Pope Francis’s approach to the liturgy has been the source of curiosity and concern for many Catholics, especially since the very questionable foot-washing episode last Holy Thursday. Now the National Catholic Register runs the most thoughtful piece on this topic to date and it should encourage those of us experiencing at least a little trepidation during the past two months. The author, Alejandro Bermudez, explains that Latin America is rife with serious liturgical abuses and shows how then-Archbishop Begoglio dealt with Marxist villero priests in Buenos Aires. Here’s a snippet:
The difference was that Cardinal Bergoglio embraced the priests and their ministry. He would visit them in the shanty towns, send them to rest if they were tired and replace them himself at their parish for a few days. He would personally take care of them if they were in bed sick — essentially, he looked after their particular needs.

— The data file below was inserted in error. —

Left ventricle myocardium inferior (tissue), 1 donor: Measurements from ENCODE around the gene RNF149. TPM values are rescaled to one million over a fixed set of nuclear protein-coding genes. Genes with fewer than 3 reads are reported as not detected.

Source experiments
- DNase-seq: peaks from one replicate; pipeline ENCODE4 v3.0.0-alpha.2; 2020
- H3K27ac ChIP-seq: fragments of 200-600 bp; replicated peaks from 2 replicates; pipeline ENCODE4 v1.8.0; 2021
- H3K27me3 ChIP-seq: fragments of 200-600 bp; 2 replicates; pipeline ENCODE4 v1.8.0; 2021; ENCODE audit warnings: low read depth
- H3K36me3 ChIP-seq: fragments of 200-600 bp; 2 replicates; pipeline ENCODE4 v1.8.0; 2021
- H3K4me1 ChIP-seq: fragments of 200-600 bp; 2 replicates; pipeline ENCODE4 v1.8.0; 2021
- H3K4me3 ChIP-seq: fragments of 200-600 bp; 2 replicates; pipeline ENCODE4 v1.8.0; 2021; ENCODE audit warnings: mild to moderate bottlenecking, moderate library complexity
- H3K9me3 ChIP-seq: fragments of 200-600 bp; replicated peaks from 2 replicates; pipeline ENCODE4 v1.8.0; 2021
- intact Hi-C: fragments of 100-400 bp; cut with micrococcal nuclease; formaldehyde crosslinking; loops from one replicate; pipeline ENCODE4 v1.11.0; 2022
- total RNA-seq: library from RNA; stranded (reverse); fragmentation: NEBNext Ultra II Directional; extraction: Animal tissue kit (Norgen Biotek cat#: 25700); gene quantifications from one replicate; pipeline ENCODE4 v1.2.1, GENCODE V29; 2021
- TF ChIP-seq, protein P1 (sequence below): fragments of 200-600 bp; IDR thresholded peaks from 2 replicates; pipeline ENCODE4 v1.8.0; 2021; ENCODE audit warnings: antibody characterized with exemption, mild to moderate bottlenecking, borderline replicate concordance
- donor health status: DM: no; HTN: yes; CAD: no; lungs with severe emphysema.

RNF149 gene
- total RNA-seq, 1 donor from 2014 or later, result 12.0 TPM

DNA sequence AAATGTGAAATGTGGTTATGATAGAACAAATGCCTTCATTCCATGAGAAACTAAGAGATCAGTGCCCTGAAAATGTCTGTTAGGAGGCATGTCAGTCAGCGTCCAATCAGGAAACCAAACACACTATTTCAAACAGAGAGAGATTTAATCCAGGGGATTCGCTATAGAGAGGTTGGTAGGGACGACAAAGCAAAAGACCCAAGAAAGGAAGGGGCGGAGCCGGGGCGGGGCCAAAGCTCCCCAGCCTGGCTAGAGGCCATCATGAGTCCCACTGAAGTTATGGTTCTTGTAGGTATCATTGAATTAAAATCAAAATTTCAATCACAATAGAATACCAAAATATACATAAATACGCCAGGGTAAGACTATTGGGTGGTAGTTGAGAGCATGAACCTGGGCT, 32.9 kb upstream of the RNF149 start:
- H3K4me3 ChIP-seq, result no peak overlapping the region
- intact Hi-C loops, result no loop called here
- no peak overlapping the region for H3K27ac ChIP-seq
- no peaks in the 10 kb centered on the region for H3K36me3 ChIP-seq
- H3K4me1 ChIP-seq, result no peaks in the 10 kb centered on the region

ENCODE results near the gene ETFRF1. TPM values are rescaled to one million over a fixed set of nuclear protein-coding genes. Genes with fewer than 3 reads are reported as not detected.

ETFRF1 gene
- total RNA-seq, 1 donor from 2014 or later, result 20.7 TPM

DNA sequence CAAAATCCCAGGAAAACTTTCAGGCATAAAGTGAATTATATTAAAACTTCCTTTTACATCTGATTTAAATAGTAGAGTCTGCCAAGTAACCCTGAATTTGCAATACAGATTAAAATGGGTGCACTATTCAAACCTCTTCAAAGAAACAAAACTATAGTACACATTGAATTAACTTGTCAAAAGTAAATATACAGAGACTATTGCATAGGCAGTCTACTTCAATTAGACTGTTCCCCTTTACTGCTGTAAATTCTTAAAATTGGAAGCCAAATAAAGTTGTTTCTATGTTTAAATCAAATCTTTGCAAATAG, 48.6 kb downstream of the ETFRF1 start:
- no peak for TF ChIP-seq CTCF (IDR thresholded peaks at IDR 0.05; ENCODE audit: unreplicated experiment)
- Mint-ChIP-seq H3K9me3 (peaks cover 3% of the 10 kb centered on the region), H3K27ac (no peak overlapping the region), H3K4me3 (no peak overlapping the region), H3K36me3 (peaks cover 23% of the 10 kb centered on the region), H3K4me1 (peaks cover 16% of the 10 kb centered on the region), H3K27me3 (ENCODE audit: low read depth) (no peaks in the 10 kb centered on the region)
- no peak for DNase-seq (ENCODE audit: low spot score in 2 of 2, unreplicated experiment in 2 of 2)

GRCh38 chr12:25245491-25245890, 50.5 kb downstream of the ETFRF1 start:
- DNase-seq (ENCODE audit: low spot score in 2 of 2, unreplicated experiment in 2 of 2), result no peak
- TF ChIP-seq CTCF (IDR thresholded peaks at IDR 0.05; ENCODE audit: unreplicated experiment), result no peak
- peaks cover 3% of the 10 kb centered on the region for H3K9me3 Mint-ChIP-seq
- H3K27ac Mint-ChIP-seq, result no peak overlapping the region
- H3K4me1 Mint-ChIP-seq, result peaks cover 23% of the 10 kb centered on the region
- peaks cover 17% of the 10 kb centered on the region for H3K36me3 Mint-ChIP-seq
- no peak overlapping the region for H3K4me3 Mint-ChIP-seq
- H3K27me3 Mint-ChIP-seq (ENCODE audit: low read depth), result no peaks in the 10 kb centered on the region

The only time he removed a villero priest from a shanty town was to protect him from a local drug lord who sent death threats.
And with the same fatherly solicitude that he used to care for his priests, the archbishop requested that they return to wearing clerics; refrain from using “batata” (an Argentinean sweet potato) instead of unleavened bread to celebrate Mass; and use songs from Catholic songbooks rather than political or secular songs.
Most often, he used persuasion with his pastors to transform the liturgical abuses in Buenos Aires, but also, in the words of a fellow Jesuit, “he never flinched when tough measures were required.”
With the process of secularization and stiffer selection criteria applied to priestly vocations, the number of seminarians dropped during Cardinal Bergoglio’s years as archbishop. But friends and foes agree that the quality of the celebration and preaching dramatically improved in the archdiocese.